My decades old paste-in recipe book is a timeline of what families used to eat back in the days before Master Chef and Asian cooking. Flicking through it in a what will I cook foray, I came across a recipe for ginger cake, written on blue note paper in my mother’s elegant handwriting.
Not for the first time a childhood memory had snuck into my adult life and I wanted to roll back time and recapture whatever it was that I remembered.
I recall it as a Sunday night treat, gingery with a filling of whipped cream. So I assembled the ingredients and baked it, anticipating a return to my childhood delight. Either my memory was at fault or my taste buds are more sophisticated these days, but with the first bite I knew without a doubt that this cake definitely didn’t measure up to my expectations. The whipped cream was the best of it. The cake itself was heavy, verging on doughy and the ginger had no palpable zing.
Once again I was being reminded that childhood memories need to be explored from an adult perspective. As we get older we leave behind childish beliefs and perceptions, things like the tooth fairy, Father Christmas and how long summer used to be, and what God looks like.
Someone has said that religious faith is like chicken pox – if you stay around it long enough you’ll catch it. The faith of ‘cradle catholics’ is usually piggybacked on to that of parents, grandparents and religious education teachers, especially in the primary school years. The inference being that faith, once ‘caught’ in childhood, sets one up for life. That seems to be the reasoning behind the Australian catholic focus on catholic schools.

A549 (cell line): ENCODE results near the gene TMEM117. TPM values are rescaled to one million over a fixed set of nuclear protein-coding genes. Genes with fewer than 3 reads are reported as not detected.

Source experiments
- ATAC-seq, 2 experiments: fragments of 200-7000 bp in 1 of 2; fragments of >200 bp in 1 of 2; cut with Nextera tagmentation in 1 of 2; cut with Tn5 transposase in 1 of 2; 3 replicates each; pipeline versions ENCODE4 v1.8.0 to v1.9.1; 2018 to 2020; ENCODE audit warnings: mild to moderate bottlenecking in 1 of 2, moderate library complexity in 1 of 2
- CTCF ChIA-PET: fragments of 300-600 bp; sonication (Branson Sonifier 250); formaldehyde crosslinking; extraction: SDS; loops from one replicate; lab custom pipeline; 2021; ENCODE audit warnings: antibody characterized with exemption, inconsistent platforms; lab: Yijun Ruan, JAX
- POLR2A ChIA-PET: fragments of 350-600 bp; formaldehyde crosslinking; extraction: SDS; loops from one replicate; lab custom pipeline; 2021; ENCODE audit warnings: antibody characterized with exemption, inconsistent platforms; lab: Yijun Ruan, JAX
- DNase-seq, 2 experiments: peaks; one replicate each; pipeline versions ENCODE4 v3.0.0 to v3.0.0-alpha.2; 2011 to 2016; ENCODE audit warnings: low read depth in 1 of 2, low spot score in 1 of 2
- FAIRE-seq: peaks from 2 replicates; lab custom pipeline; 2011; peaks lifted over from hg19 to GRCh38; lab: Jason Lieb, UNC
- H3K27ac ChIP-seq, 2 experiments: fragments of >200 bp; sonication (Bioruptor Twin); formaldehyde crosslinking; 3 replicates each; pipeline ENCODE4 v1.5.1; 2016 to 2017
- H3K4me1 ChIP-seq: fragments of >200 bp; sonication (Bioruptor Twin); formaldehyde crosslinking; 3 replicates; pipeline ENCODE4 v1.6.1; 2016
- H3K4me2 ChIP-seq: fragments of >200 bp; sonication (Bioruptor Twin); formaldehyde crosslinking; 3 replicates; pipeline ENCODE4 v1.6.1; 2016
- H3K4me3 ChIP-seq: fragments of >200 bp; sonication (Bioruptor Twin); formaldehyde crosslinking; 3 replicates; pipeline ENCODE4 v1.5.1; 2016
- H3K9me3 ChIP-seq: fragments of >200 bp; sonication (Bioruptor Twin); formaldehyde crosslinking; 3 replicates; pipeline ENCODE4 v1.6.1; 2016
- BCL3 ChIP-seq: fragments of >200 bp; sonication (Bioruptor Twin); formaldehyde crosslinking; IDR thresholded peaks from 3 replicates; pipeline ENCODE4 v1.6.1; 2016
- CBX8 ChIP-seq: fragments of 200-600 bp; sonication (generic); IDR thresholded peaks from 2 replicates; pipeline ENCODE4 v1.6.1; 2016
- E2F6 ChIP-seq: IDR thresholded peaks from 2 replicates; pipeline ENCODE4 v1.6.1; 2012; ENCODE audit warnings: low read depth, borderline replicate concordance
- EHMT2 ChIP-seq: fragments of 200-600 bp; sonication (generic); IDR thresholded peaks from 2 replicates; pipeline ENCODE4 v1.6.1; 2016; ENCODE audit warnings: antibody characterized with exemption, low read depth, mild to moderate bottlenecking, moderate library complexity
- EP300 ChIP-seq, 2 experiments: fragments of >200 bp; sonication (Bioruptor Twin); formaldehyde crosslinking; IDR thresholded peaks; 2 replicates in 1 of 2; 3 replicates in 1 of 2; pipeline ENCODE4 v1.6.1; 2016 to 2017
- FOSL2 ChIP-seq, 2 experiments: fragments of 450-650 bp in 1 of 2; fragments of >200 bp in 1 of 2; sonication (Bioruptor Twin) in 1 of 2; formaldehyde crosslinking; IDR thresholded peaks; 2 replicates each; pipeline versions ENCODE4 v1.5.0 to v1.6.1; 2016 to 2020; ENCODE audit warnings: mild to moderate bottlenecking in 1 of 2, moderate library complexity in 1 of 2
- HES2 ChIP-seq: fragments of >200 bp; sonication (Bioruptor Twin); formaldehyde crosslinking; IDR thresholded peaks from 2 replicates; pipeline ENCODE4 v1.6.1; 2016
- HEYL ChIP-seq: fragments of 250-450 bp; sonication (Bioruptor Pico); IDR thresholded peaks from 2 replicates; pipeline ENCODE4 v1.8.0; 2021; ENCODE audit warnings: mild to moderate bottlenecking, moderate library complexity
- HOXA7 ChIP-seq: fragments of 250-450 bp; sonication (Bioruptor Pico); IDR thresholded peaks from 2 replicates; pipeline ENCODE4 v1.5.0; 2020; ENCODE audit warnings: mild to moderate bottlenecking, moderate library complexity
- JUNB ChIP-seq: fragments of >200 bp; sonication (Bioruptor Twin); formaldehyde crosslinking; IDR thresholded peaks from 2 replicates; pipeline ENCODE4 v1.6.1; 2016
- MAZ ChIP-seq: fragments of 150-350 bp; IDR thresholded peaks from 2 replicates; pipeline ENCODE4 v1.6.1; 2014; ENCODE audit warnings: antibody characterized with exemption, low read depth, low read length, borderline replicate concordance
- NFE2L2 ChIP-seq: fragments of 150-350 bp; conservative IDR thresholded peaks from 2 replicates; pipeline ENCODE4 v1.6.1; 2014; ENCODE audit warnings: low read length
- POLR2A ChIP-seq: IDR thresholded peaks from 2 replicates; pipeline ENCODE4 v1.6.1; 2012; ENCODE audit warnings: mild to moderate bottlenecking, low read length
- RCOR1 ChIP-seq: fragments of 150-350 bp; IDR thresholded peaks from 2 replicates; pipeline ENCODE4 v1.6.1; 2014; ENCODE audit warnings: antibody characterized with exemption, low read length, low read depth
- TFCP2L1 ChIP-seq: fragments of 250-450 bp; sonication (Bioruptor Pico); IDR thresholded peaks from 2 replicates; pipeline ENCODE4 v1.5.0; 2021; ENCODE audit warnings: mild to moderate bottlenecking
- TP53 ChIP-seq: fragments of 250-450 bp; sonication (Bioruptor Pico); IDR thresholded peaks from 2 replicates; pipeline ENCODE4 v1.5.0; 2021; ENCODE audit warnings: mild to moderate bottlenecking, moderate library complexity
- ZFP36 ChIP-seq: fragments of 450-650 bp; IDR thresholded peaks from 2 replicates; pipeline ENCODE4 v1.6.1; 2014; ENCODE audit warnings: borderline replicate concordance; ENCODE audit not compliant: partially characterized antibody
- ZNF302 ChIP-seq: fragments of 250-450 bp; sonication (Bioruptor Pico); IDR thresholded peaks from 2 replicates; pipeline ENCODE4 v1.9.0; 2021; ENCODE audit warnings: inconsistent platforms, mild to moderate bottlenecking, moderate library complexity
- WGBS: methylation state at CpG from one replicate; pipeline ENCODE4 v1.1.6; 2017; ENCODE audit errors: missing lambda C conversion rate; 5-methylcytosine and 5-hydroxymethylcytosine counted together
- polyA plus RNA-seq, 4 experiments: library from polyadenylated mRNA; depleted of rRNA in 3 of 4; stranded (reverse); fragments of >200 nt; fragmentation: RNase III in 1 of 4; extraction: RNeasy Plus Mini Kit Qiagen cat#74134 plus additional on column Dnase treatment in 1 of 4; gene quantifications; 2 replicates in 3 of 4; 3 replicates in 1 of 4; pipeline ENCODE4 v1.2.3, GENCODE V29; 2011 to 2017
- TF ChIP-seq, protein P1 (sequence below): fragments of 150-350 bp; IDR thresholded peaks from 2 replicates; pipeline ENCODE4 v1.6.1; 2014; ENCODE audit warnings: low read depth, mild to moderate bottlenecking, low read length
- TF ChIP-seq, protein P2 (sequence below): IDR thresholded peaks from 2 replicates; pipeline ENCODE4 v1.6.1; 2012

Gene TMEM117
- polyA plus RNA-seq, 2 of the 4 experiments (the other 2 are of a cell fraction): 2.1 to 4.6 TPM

Faith is a complex reality. There is religious faith – a formal set of beliefs, teachings and a moral code centered in the institutional Church. Then there is the living faith of people whose daily lives reflect the teachings of Jesus, the communities called ‘the faithful’. Lastly, there is the personal faith of each and every one of us, as we recognise and respond to the mysterious presence of God in our lives.
I believe it’s religiously healthy, even essential, to question the way early religious ‘conditioning’ sometimes substitutes religious practices and traditions for the deep truths implicit in doctrines such as resurrection, sacraments, prayer and scripture. The way children express their religious faith can be quite touching, but as they move through adolescence, into middle age and even beyond, it needs to be explored and appropriated in an adult way.
When this doesn’t happen, when religious education stops at First Communion and Confirmation, or never moves beyond the end of secondary school, then we risk becoming a Church of religiously illiterate Catholics.
This concerns me.
My experience in areas of adult religious education has shown me that people have within themselves the religious truths that will enrich their lives, but lack the language and the opportunity to talk about them from an adult perspective.
The Catholic Church in Australia needs to find ways that enable people to name, claim and proclaim the sacred in the ordinary of their lives ways that are more adult and family-friendly. There will need to be an increase in the number of lay people permitted to participate in the 2020 Australian Catholic Plenary Council, if this is to ever happen.
I have no doubt that my child-self enjoyed that ginger cake all those Sunday nights long ago, but along with my shape my food tastes have broadened and deepened over the years.
So has my faith.
Judith Scully (www.judithscully.com.au)